Iran is being set up to fail, just like Iraq
CHIEF FOREIGN CORRESPONDENT
If you were in Baghdad for the shock and awe of March-April 2003, any image of the inferno on the banks of the Tigris has the power to stop you in your tracks.
There was another this week, illustrating a cautionary tale on how the West is repeating the same mistakes that led to a disastrous war in Iraq, as it now flexes more muscle than imagination over what's going down in Tehran.
That the piece, in Foreign Affairs, is co-authored by Rolf Ekeus should stop us all in our tracks. After his years in the squeeze between Washington and Baghdad, the silver-haired former Swedish diplomat's ''been there, done that'' savvy is instructive as, almost a decade after the invasion of Iraq, he detects an eerie similarity in the policy web in which Tehran is mired.
A director of the international program to disarm Iraq after the 1990 invasion of Kuwait, Ekeus sees the same strategy unfolding – sanctions and isolation, espionage and low-level violence to prevent Iran acquiring nuclear weapons, but with a longer-term objective of regime change.
''In Iraq, and seemingly now in Iran, diplomacy and inspections became a means to an end: building up a casus belli,'' he writes. ''The strategy failed miserably in Iraq … It probably will fail in Iran too.''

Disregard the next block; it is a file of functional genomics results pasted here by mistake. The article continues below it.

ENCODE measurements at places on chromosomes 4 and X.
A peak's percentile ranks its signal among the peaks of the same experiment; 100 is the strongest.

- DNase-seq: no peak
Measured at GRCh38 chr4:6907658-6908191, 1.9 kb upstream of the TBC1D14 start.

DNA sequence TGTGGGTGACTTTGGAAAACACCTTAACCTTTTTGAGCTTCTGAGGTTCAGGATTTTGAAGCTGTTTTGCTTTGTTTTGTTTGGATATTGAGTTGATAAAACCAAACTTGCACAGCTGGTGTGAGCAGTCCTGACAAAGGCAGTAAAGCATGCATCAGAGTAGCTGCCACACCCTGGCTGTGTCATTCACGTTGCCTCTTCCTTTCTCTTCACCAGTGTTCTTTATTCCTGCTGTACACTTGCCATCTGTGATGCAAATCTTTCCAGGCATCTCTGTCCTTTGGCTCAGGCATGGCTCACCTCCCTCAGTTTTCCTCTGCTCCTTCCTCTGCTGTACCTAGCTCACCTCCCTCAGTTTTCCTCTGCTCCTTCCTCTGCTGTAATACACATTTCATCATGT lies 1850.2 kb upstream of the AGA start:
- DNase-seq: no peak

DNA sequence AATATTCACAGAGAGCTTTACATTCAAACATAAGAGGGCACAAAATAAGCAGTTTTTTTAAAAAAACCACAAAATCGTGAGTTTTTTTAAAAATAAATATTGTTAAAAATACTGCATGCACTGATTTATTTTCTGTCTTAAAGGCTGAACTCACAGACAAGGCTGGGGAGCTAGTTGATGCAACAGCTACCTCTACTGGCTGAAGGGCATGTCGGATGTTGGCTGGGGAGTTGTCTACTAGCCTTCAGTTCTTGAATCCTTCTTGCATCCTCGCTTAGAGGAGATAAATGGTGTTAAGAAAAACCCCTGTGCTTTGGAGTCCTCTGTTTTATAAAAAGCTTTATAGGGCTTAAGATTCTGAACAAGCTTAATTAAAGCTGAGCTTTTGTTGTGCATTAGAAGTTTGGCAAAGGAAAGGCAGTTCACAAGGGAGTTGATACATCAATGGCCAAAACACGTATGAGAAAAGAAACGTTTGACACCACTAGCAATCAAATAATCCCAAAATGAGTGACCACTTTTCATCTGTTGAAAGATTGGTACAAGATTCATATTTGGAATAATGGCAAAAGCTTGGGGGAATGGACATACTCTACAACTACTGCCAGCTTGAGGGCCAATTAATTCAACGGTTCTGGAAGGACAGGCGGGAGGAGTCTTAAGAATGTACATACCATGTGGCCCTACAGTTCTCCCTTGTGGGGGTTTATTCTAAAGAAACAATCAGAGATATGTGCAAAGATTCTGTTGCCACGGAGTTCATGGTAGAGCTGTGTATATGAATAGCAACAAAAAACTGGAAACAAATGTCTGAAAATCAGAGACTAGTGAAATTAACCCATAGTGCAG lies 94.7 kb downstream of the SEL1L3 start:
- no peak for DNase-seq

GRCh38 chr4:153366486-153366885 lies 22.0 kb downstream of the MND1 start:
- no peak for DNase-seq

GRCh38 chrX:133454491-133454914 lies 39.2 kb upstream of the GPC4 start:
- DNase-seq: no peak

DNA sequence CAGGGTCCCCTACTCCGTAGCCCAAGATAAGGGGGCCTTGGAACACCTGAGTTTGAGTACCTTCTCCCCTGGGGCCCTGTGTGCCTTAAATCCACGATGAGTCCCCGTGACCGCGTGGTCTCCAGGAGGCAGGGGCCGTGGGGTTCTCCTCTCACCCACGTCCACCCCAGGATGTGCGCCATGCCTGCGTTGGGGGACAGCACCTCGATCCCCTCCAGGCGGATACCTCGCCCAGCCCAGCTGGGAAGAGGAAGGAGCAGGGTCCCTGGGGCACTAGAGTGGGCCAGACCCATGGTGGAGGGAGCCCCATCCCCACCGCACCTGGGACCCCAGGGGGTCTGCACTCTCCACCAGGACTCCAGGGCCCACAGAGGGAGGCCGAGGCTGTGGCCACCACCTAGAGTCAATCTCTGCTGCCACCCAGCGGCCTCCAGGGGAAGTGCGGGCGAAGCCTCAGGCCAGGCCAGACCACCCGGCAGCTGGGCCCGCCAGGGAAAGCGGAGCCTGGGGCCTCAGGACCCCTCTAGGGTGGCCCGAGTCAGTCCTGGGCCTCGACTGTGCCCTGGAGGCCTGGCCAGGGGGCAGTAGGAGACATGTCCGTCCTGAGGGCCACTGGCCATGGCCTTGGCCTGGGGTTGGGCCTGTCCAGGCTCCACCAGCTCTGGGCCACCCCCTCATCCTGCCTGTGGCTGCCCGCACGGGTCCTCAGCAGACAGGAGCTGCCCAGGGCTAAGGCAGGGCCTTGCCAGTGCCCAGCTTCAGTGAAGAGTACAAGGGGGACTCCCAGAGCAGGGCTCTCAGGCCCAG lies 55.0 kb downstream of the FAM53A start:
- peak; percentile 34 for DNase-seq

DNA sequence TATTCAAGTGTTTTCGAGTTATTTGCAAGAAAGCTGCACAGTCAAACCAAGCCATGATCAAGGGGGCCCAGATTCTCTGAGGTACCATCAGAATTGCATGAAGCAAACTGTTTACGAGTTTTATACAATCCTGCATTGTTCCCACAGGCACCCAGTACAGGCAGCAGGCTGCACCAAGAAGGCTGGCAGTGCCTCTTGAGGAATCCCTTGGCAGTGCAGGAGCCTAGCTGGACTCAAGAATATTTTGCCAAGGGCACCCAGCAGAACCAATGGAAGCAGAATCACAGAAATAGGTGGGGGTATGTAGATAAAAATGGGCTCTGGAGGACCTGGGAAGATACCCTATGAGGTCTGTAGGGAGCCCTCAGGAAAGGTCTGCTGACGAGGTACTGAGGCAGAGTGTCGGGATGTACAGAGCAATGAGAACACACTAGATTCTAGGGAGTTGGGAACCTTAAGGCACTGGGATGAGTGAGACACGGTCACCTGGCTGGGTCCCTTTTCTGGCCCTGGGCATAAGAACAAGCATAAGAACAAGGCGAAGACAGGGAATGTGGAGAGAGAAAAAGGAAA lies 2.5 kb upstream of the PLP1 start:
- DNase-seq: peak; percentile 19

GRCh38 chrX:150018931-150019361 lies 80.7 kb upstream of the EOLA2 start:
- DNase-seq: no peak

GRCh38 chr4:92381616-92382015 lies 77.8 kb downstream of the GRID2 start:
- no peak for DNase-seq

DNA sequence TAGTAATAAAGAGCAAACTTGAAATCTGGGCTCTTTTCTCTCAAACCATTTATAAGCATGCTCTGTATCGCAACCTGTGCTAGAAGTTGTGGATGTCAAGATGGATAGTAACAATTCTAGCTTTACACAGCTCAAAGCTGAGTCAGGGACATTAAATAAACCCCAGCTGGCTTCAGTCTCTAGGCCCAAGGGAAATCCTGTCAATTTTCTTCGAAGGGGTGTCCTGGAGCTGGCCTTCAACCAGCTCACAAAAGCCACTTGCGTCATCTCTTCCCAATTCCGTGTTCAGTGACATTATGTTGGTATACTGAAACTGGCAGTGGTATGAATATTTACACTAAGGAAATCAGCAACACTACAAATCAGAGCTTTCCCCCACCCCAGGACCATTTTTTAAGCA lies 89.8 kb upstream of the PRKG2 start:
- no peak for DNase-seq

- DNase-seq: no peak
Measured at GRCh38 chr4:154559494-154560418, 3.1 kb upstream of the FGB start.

He does not dispute that Iran poses a threat. But in trying to corral Tehran with threats of war, Ekeus sees no clearly defined steps being laid down for Tehran to follow and, so, no incentive for it to change course.
The upshot is likely to be that Tehran junks the Nuclear Non-Proliferation Treaty and its requirement for regular international inspections – ''the world [then] could miss the emergence of an Iranian breakout capability, or else blunder into another unjustified war''.
Ekeus argues that by early 1997 Saddam Hussein had completed the disarmament phase of the 1991 ceasefire agreement and the UN had developed a system to detect any violations, but then Washington imposed a new condition that ended any reason for Saddam to co-operate – economic sanctions would not be lifted unless Saddam was removed from power.
The rest, as they say, is history. UN inspectors were kicked out of Iraq; in the absence of the data they provided, dodgy intelligence was allowed to fill the vacuum and ultimately was used as the basis for a brutal and costly war about weapons of mass destruction that did not exist.
Ekeus urges Washington and its allies to rethink their strategy. That Iran's enrichment capacity is more diversified and robust requires them to strike a deal with Tehran because the alternatives are worse – ''military strikes will effectively remove the domestic [Iranian] constraints on the effort to develop nuclear weapons [and] Iran's weapons program will go from dormant to overdrive''.
Going back to the 1991 UN ceasefire resolution on Kuwait, he unpacks the essentials as they existed before the Clinton administration's regime-change add-on – sanctions linked to an initial inspections regime, which was to be followed by continuing monitoring in parallel with an assured lifting of the sanctions.